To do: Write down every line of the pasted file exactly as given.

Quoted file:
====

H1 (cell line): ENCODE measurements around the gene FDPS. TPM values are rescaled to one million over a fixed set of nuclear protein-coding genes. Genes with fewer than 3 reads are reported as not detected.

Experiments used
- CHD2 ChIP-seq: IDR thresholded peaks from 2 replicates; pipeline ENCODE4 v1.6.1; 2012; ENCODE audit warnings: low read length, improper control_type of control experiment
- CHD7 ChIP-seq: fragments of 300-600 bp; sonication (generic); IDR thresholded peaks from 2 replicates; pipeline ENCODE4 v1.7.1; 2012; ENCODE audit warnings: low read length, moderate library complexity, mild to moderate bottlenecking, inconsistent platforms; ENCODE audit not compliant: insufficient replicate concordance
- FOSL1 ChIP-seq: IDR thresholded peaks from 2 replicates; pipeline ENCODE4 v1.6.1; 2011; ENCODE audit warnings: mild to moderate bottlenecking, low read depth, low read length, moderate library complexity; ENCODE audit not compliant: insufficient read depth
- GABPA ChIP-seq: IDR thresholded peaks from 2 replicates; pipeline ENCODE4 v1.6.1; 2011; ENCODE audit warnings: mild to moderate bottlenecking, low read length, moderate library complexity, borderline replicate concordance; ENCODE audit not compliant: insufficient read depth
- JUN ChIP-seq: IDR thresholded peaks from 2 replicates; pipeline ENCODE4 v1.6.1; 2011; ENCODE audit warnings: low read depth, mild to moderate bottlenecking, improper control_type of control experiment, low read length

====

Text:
H1 (cell line): ENCODE measurements around the gene FDPS. TPM values are rescaled to one million over a fixed set of nuclear protein-coding genes. Genes with fewer than 3 reads are reported as not detected.

Experiments used
- CHD2 ChIP-seq: IDR thresholded peaks from 2 replicates; pipeline ENCODE4 v1.6.1; 2012; ENCODE audit warnings: low read length, improper control_type of control experiment
- CHD7 ChIP-seq: fragments of 300-600 bp; sonication (generic); IDR thresholded peaks from 2 replicates; pipeline ENCODE4 v1.7.1; 2012; ENCODE audit warnings: low read length, moderate library complexity, mild to moderate bottlenecking, inconsistent platforms; ENCODE audit not compliant: insufficient replicate concordance
- FOSL1 ChIP-seq: IDR thresholded peaks from 2 replicates; pipeline ENCODE4 v1.6.1; 2011; ENCODE audit warnings: mild to moderate bottlenecking, low read depth, low read length, moderate library complexity; ENCODE audit not compliant: insufficient read depth
- GABPA ChIP-seq: IDR thresholded peaks from 2 replicates; pipeline ENCODE4 v1.6.1; 2011; ENCODE audit warnings: mild to moderate bottlenecking, low read length, moderate library complexity, borderline replicate concordance; ENCODE audit not compliant: insufficient read depth
- JUN ChIP-seq: IDR thresholded peaks from 2 replicates; pipeline ENCODE4 v1.6.1; 2011; ENCODE audit warnings: low read depth, mild to moderate bottlenecking, improper control_type of control experiment, low read length